(Bloomberg) -- Soaring cilantro prices caused by drought are forcing taquerias to rethink their dishes and markets to ditch the herb.

Last week, a 5-kilogram (11-pound) bunch was selling at the capital’s largest wholesale market for 440 to 500 pesos ($24.26 to $27.57) on average, according to Economy Ministry data. That’s up from 110 pesos the first week of May. 

Most of the country’s cilantro supply comes from the central state of Puebla, which like much of the country has suffered from a lack of rain and record-breaking heat. The herb is a staple of Mexican cooking, from teeming street-food stands to haute restaurants. 

“In Puebla we had a problem with drought and hail that caused damage to the crop,” said Juan Carlos Anaya Castellanos, general director of the Agricultural Market Consulting Group. The average retail consumer is paying about four times what they were a month ago, he said.

Extreme weather exacerbated by climate change is affecting crop prices around the world, including staples such as wheat and soy. In Mexico, water shortages have driven up the price of other produce, including onions, broccoli and avocado, Anaya said.

Drought has been a factor in keeping inflation stubbornly above the central bank’s target, and analysts in a Bloomberg survey projected that price increases accelerated in early June. It’s looking less likely that the central bank will be able to lower borrowing costs at its meeting next week.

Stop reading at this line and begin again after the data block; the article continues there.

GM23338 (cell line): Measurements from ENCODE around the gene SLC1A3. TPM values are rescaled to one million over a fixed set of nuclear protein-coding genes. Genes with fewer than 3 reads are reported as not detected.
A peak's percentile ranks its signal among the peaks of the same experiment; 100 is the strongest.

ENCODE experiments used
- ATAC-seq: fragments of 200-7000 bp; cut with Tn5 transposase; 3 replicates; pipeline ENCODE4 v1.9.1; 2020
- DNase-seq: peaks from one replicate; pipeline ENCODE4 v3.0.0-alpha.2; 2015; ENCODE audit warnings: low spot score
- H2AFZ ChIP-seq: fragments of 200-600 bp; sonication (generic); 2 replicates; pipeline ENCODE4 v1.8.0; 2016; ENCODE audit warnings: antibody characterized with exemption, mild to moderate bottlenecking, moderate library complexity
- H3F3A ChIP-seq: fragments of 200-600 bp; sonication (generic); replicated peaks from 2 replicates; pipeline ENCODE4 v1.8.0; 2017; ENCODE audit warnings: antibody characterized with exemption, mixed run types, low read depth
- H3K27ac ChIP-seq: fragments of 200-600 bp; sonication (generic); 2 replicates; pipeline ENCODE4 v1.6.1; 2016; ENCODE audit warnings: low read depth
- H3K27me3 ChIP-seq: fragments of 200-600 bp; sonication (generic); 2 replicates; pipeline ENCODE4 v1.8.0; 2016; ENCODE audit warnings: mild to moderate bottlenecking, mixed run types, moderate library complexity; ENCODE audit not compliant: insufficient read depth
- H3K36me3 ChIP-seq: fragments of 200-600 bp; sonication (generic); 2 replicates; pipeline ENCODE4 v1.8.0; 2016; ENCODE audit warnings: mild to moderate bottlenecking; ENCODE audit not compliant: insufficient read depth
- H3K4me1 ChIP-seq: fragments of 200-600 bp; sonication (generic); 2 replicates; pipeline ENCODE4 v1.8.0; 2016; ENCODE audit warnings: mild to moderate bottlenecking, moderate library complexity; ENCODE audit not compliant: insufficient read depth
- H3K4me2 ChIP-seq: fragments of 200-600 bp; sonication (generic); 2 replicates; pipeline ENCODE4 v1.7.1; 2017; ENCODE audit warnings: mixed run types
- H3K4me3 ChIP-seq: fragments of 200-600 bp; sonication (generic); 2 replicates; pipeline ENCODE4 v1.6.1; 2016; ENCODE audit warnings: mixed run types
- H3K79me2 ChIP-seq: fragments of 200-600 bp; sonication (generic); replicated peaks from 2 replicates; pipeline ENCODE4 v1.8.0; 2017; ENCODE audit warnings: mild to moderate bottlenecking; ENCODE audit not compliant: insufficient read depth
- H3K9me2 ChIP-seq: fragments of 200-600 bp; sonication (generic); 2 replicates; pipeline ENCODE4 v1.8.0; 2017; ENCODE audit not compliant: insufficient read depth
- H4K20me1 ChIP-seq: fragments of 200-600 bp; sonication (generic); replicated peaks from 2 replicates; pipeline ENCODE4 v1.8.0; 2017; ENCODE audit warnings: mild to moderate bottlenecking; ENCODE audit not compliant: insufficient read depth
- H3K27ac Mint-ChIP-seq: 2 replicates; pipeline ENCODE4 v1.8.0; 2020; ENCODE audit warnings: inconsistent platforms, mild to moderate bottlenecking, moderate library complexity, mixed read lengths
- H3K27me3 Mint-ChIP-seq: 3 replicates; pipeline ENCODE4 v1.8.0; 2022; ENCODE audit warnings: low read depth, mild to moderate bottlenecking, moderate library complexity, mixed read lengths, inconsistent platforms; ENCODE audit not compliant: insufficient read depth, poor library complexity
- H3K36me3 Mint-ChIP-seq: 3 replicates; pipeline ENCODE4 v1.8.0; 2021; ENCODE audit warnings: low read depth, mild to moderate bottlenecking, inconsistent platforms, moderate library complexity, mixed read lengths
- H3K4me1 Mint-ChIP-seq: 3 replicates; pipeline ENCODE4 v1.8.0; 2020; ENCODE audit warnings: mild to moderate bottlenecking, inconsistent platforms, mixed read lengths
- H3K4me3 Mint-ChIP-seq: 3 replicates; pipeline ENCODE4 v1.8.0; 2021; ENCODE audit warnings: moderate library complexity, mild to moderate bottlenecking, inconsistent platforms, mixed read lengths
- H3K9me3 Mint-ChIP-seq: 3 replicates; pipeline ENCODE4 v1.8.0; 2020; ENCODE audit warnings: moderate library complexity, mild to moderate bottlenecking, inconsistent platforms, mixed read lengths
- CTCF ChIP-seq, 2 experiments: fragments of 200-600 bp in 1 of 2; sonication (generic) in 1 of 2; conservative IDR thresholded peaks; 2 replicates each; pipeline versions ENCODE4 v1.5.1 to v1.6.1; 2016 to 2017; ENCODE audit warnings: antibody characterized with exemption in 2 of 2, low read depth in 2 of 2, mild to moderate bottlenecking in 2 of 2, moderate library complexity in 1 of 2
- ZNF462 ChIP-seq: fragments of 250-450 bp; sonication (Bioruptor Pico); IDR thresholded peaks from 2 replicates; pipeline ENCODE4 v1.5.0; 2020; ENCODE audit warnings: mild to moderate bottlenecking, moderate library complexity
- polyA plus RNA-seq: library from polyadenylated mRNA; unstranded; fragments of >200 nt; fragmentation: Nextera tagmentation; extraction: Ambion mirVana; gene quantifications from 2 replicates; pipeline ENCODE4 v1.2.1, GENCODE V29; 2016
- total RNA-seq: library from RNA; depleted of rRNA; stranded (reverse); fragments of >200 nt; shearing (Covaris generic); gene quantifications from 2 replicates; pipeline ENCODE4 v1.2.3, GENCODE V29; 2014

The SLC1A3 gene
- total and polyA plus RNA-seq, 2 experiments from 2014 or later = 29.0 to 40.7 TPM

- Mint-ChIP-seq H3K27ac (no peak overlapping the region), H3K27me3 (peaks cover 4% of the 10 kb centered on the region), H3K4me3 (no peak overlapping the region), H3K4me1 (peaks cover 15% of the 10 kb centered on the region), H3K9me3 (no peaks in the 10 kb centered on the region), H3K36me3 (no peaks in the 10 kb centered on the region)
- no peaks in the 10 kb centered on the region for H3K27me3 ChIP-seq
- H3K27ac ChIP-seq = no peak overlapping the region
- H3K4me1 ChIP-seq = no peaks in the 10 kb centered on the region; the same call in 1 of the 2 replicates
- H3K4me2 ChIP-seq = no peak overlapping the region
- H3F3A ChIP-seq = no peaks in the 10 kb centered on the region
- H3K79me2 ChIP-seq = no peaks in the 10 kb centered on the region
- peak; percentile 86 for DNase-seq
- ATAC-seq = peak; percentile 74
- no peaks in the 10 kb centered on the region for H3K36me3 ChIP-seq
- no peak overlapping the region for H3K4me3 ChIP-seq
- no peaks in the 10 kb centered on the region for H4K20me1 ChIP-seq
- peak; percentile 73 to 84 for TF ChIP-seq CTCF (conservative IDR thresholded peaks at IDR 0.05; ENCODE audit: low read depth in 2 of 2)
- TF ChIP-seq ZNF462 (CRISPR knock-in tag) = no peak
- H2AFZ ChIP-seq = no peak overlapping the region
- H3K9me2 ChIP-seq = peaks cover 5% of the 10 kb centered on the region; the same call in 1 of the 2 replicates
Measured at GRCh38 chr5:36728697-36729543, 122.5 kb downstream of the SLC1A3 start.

Mexican taquerias and restaurants are coping with the latest price hikes by substituting parsley or lettuce, Anaya said. Some small markets aren’t buying it at all.

Taqueria Gabriel, in the Cuauhtemoc neighborhood of Mexico City, is ordering 10 kilograms of cilantro every four or five days, about half as much as it usually does — and putting less on its tacos, according to manager Blas Juarez. 

“But because they’re tacos, we can’t do without it,” Juarez said before the Friday lunch rush.

--With assistance from Maya Averbuch.

(Updates with inflation picture in sixth paragraph)

©2024 Bloomberg L.P.